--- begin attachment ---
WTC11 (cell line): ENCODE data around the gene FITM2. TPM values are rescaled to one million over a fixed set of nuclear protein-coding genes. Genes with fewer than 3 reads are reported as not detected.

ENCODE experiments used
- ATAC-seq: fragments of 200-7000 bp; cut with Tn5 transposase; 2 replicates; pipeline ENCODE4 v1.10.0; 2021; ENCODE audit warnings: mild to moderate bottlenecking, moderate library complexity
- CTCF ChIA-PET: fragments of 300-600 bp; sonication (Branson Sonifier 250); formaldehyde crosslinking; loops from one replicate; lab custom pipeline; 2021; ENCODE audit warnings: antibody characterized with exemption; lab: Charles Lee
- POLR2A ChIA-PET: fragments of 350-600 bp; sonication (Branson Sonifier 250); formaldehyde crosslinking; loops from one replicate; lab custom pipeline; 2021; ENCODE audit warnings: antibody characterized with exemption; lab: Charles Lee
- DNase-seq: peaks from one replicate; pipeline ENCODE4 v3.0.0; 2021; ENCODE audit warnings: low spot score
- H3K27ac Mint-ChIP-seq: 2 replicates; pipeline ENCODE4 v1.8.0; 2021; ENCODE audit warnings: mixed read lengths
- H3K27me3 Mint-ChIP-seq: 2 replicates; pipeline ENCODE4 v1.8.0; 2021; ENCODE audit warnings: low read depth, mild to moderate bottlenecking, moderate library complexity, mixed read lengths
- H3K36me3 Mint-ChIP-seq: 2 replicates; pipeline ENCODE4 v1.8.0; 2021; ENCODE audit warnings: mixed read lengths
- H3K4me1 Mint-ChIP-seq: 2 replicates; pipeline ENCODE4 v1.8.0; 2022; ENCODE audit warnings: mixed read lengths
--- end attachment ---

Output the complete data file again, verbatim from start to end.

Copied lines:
WTC11 (cell line): ENCODE data around the gene FITM2. TPM values are rescaled to one million over a fixed set of nuclear protein-coding genes. Genes with fewer than 3 reads are reported as not detected.

ENCODE experiments used
- ATAC-seq: fragments of 200-7000 bp; cut with Tn5 transposase; 2 replicates; pipeline ENCODE4 v1.10.0; 2021; ENCODE audit warnings: mild to moderate bottlenecking, moderate library complexity
- CTCF ChIA-PET: fragments of 300-600 bp; sonication (Branson Sonifier 250); formaldehyde crosslinking; loops from one replicate; lab custom pipeline; 2021; ENCODE audit warnings: antibody characterized with exemption; lab: Charles Lee
- POLR2A ChIA-PET: fragments of 350-600 bp; sonication (Branson Sonifier 250); formaldehyde crosslinking; loops from one replicate; lab custom pipeline; 2021; ENCODE audit warnings: antibody characterized with exemption; lab: Charles Lee
- DNase-seq: peaks from one replicate; pipeline ENCODE4 v3.0.0; 2021; ENCODE audit warnings: low spot score
- H3K27ac Mint-ChIP-seq: 2 replicates; pipeline ENCODE4 v1.8.0; 2021; ENCODE audit warnings: mixed read lengths
- H3K27me3 Mint-ChIP-seq: 2 replicates; pipeline ENCODE4 v1.8.0; 2021; ENCODE audit warnings: low read depth, mild to moderate bottlenecking, moderate library complexity, mixed read lengths
- H3K36me3 Mint-ChIP-seq: 2 replicates; pipeline ENCODE4 v1.8.0; 2021; ENCODE audit warnings: mixed read lengths
- H3K4me1 Mint-ChIP-seq: 2 replicates; pipeline ENCODE4 v1.8.0; 2022; ENCODE audit warnings: mixed read lengths